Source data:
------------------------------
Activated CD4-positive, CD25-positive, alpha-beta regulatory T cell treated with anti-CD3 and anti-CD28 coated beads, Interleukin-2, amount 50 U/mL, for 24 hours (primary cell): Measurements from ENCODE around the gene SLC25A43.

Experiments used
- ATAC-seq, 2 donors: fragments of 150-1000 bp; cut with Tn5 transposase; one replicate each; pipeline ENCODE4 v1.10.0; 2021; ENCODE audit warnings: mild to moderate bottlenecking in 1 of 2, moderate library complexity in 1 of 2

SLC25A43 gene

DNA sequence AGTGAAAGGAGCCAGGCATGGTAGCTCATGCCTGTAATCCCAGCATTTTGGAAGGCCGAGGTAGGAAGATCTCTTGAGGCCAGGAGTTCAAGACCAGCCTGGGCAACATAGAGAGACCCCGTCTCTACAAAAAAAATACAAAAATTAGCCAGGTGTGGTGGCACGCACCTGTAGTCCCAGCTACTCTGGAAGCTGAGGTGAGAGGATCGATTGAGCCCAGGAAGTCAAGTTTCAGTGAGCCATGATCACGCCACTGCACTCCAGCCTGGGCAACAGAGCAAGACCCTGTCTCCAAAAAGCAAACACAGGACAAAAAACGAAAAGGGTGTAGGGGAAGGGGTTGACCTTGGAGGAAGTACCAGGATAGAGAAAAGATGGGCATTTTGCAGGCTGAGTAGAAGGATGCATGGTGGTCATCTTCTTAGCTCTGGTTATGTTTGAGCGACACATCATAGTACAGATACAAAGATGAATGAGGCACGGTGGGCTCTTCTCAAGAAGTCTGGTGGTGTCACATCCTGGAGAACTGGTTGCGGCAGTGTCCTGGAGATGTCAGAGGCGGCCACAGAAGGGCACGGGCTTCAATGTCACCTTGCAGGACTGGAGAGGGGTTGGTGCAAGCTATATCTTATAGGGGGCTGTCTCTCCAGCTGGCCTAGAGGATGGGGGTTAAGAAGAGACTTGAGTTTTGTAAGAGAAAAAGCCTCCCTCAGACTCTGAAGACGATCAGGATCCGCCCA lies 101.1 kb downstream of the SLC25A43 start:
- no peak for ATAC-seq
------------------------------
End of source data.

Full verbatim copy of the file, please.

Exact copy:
Activated CD4-positive, CD25-positive, alpha-beta regulatory T cell treated with anti-CD3 and anti-CD28 coated beads, Interleukin-2, amount 50 U/mL, for 24 hours (primary cell): Measurements from ENCODE around the gene SLC25A43.

Experiments used
- ATAC-seq, 2 donors: fragments of 150-1000 bp; cut with Tn5 transposase; one replicate each; pipeline ENCODE4 v1.10.0; 2021; ENCODE audit warnings: mild to moderate bottlenecking in 1 of 2, moderate library complexity in 1 of 2

SLC25A43 gene

DNA sequence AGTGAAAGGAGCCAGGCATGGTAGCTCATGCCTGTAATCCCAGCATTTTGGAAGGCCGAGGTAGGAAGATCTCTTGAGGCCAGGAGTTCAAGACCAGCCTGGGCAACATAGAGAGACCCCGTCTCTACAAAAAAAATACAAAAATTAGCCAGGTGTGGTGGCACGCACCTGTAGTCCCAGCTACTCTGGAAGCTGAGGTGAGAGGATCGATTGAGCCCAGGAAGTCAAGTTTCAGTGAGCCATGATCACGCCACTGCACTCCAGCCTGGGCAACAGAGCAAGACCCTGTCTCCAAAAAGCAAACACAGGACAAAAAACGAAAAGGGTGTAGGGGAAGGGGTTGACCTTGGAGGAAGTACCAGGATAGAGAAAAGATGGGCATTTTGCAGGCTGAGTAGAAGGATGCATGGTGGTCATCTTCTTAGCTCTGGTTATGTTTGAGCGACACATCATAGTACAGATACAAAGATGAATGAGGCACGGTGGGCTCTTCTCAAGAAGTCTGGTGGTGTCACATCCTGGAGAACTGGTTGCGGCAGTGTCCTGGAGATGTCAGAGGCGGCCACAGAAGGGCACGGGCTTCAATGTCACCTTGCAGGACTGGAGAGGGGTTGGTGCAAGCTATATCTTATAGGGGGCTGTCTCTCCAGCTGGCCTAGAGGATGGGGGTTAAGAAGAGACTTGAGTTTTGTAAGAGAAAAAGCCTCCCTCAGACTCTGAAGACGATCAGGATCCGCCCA lies 101.1 kb downstream of the SLC25A43 start:
- no peak for ATAC-seq